But you can’t help it: you hate scary movies! You still want to fulfill the craving of being scared, but with what?
Good news! We’ve gone through the same predicament, and books are the perfect substitute. Behold: four books to keep you up and aware of the shadows.
‘In a Dark, Dark Wood’ is a psychological thriller with a bite. When reclusive crime writer Leanora receives an invitation from a friend she hasn’t seen or spoken to for years to a weekend away in an eerie glass house deep in the English countryside, she reluctantly accepts. Forty eight hours later she wakes up in a hospital bed injured, but alive, with the knowledge that someone is dead. Wondering not “what happened?” but “what have I done?”, Leonora tries to piece together the past weekend.
Ahhhh, good old horror stories. This one has taught us all a valuable lesson: don’t visit people you haven’t seen or talked to in ages.
Detectives Byrne and Balzano return to the streets of Philadelphia to put an end to a macabre succession of murdered children.
A quiet Philadelphia suburb. A woman cycles past a train depot with her young daughter. There she finds a murdered girl posed on a newly painted bench. Beside her is a formal invitation to a tea dance in a week’s time. Seven days later, two more young victims are discovered in an abandoned house, posed on painted swings. At the scene is an identical invitation. This time, though, there is something extra waiting for Detectives Kevin Byrne and Jessica Balzano: a delicate porcelain doll.
It’s a message. And a threat. With the killers at large, the detectives have just seven more days to find the link between the murders before another innocent child is snatched from the streets.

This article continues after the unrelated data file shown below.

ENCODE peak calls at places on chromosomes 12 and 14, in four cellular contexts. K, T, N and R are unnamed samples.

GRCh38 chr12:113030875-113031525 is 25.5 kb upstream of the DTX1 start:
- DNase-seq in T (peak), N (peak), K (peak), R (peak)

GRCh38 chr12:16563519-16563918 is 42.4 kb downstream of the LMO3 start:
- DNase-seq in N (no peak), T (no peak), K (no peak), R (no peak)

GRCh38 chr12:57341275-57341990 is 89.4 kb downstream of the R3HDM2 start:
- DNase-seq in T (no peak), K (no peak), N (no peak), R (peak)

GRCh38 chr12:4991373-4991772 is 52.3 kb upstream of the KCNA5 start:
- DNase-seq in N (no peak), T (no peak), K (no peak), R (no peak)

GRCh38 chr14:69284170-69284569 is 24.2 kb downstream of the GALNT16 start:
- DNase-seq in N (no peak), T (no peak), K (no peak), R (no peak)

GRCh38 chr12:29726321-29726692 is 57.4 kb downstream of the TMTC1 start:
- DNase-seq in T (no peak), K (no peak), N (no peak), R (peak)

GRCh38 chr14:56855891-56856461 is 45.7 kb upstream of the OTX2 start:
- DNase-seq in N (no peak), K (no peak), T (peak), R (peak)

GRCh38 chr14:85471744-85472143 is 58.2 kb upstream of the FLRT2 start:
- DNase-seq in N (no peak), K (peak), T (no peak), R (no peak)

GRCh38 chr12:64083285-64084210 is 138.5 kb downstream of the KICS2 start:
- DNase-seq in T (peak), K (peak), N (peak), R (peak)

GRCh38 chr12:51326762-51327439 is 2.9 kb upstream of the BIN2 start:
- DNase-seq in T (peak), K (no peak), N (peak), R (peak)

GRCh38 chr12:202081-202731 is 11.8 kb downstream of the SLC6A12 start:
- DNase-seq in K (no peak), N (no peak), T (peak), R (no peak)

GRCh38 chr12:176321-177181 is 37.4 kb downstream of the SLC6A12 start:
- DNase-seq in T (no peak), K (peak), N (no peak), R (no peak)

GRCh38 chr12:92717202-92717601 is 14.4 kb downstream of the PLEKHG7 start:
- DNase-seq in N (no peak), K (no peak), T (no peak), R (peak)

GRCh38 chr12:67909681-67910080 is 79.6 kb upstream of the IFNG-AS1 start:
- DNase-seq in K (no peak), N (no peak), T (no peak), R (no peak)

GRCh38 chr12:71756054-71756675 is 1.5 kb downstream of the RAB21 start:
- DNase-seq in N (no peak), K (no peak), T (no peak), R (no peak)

I cannot stress this enough. If you don’t want to sleep for about a week, this is the book for you. Creepy dolls? Weirded out story? Even better. This book is perfect for even the most hardened horror story addict.
In the stillness of his Paris apartment, Jean Daragane has built a life of total solitude. Then a surprising phone call shatters the silence of an unusually hot September, and the threatening voice on the other end of the line leaves Daragane wary but irresistibly curious. Almost at once, he finds himself entangled with a shady gambler and a beautiful, fragile young woman, who draw Daragane into the mystery of a decades-old murder. The investigation will force him to confront the memory of a trauma he had all but buried.
Twenty-five years ago, Elmbridge High burned down. Three people were killed and one pupil, Carly Johnson, disappeared. Now a diary has been found in the ruins of the school. The diary belongs to Kaitlyn Johnson, Carly’s identical twin sister. But Carly didn’t have a twin . . .
Re-opened police records, psychiatric reports, transcripts of video footage and fragments of diary reveal a web of deceit and intrigue, violence and murder, raising a whole lot more questions than it answers.
Who was Kaitlyn and why did she only appear at night? Did she really exist or was she a figment of a disturbed mind? What were the illicit rituals taking place at the school? And just what did happen at Elmbridge in the events leading up to ‘the Johnson Incident’?
So, yeah, you might not sleep again, but this time it’ll be worth it.
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